This time, we're talking about a pair of figures in Greek mythology. These two are a good display of how sadistic some of the Greek pantheon could be to those who pissed them off.
We're talking about Atlas and Calypso.
I'm sure there are quite a few people who have used an atlas, without knowing why it's called that. But I was curious, so I looked it up, and found out about the Titan for whom they're named. Atlas was one of the second-generation Titans in the Greek pantheon.
In one instance, it was believed that Atlas led a rebellion against Zeus. When the Titans lost, Zeus condemned him to bear the weight of the heavens upon his shoulder. He also taught humans the art of astronomy, which was a tool used by sailors for navigation and farmers for measuring the seasons. When these two things were combined, Atlas became the god who spun the heavens on their axis, which moved the stars.
The demigod Herakles (adapted later as Hercules) met Atlas when looking for the Golden Apples of Hesperi
Hanwi Full Moon blessing
Under the moon, full and bright,
I charge this cross, with Hanwi's might
She who gained from shameful plight,
Give aid of blessings, under this sky all done rites
Morpheus, God of Dreams
Hello, all. This time I'm talking about more mythology. And the topic here is Morpheus. No, not the Morpheus I'm sure most people reading this will think of, from the Matrix movies. At least, not technically.
See, in Greek mythology, Morpheus is the god of dreams. Which is why, technically, you could argue that the Matrix character was derived from the god, since in the film, he's said to wake Neo up from his 'sleep'. But we're not here to talk about The Matrix, at least not in this video, so let's get to the mythology.
In Greek mythology, Morpheus was the son of Nyx and Erebus, who I've covered previously. He is the oldest of the Oneiroi (which means "dreams") triplets, sons of said consorting primordial deities, at least according to Hesiod and Cicero. The poet Ovid suggested that he, and his brothers, were actually children of Hypnos, the god of sleep, and to merely be descendants of Nyx and Erebus.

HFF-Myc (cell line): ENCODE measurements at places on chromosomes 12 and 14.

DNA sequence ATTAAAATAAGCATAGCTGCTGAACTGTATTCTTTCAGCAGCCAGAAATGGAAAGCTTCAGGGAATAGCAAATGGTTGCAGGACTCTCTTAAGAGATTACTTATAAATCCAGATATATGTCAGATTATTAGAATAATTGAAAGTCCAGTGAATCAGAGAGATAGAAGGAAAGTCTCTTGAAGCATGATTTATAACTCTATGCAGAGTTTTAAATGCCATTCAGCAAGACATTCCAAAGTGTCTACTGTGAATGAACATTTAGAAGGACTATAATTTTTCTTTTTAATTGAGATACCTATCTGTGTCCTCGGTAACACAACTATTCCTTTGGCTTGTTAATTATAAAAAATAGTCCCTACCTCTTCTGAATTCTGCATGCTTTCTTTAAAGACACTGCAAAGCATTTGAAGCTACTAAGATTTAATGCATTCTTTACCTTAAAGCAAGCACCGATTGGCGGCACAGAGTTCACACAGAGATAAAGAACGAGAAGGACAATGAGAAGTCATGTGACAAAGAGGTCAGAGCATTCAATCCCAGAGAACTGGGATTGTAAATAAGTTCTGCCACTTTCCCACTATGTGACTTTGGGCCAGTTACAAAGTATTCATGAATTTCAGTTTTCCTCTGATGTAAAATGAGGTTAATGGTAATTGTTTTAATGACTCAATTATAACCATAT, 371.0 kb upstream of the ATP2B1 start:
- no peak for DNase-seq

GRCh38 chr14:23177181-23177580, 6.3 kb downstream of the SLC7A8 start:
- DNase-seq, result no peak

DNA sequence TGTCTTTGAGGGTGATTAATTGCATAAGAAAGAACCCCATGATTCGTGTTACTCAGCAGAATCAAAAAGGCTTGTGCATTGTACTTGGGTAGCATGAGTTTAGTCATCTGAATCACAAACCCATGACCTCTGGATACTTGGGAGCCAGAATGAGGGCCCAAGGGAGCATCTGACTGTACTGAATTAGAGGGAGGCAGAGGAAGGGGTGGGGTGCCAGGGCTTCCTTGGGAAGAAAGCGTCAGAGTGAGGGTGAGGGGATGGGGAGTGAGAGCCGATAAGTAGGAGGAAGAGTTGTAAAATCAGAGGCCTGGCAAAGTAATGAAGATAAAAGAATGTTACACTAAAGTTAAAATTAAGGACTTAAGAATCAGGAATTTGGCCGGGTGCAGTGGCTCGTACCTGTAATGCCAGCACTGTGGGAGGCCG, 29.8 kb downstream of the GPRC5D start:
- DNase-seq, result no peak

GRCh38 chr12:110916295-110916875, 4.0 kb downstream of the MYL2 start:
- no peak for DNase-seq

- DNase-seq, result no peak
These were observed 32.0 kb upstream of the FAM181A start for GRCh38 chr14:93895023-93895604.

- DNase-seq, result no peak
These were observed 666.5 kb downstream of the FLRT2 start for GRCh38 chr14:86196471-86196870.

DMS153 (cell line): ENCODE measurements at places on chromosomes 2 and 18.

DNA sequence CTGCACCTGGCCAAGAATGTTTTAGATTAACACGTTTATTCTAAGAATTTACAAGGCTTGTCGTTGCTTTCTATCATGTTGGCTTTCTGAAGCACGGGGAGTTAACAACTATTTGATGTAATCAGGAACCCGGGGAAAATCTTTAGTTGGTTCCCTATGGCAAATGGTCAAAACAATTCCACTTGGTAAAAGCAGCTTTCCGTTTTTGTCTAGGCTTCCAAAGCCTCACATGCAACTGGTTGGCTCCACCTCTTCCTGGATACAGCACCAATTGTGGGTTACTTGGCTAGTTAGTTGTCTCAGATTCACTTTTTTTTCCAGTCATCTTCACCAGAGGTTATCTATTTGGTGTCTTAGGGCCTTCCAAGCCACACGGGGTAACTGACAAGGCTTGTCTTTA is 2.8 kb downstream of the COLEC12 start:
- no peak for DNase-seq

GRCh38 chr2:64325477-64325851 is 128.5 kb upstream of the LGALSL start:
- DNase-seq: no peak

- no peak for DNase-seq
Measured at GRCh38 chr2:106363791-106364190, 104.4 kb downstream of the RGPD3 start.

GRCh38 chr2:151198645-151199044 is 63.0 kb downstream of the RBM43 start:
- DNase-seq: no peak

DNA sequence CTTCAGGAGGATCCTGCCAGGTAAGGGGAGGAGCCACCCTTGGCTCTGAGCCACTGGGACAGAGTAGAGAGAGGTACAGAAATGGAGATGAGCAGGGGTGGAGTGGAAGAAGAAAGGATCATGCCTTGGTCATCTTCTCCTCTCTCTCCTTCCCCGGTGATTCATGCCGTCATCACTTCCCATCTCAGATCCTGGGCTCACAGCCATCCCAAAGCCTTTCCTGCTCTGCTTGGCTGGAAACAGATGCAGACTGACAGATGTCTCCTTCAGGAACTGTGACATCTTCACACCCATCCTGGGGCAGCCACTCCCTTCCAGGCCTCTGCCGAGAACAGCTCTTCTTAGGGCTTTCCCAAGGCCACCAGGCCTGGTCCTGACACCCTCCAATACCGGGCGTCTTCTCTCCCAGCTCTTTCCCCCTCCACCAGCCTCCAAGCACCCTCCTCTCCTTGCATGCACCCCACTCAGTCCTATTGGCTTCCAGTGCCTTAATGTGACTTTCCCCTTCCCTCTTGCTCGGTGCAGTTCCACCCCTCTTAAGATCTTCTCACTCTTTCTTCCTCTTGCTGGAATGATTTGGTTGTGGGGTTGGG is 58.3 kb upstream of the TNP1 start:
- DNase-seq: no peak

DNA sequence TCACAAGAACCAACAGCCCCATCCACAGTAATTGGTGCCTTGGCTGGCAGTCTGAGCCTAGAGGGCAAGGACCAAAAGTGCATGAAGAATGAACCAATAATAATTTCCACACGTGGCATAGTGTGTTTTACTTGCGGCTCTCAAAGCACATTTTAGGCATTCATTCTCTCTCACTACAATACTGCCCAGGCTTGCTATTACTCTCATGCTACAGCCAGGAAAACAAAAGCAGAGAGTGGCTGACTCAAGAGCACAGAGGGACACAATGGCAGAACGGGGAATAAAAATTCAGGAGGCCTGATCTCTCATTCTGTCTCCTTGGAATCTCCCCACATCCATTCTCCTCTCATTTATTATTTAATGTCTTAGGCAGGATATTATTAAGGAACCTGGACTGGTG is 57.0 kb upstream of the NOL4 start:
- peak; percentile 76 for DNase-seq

Morpheus was the leader of the gods and spirits of dreams, and manifested himself in
Tarot is a magickal tool used in divination, in the form of a deck of 78 cards, broken up into the Lower Arcana, made up of 56 cards and designed just like a regular playing card deck, and the Major Arcana, the 22 cards that often represent the journey of life. And it's an incredibly versatile tool, at that. Even people who argue the existence of psychic abilities can't touch the Tarot, because you don't have to even know about magick to use them. You can use them without having any connection to the psychic world, though it's believed that intuition is in itself psychic, so there's that.
The actual Tarot started out, most likely, as a series of card games known collectively as Triomfi in most places. The earliest mention of it was somewhere between 1332 and 1450 AD, in Italy. The actual mentioning was found in a letter from a duke to his treasurer, asking him to find a Tarot deck, and a normal deck of playing cards if a Tarot deck couldn't be found. In the 15th century, the Tarot was
It never ceases to amaze me that, even in the year 2011, people are still tragically uninformed about many of the nontraditional religions, by which I mean Paganism even though Paganism has some of the most traditional religions there are. It's even sadder, because there are plenty of resources that the people holding these beliefs have at their disposal, and choose not to use. While this is no longer true for as many people as it once was, bigotry still pervades today, and beliefs that all Wiccans are witches, and all witches are devil worshippers is surprisingly prominent even into today. So that's what I'm going to talk about here.
Okay, so let's start with the basics of the topic. Wicca is an earth-based Goddess Neopagan religion that developed in the early half of the 20th century and was popularized by Gerald Brousseau Gardner in the 1950s and 60s. Being a witch means you practice witchcraft, the ancient, timeless skill of manipulating the world around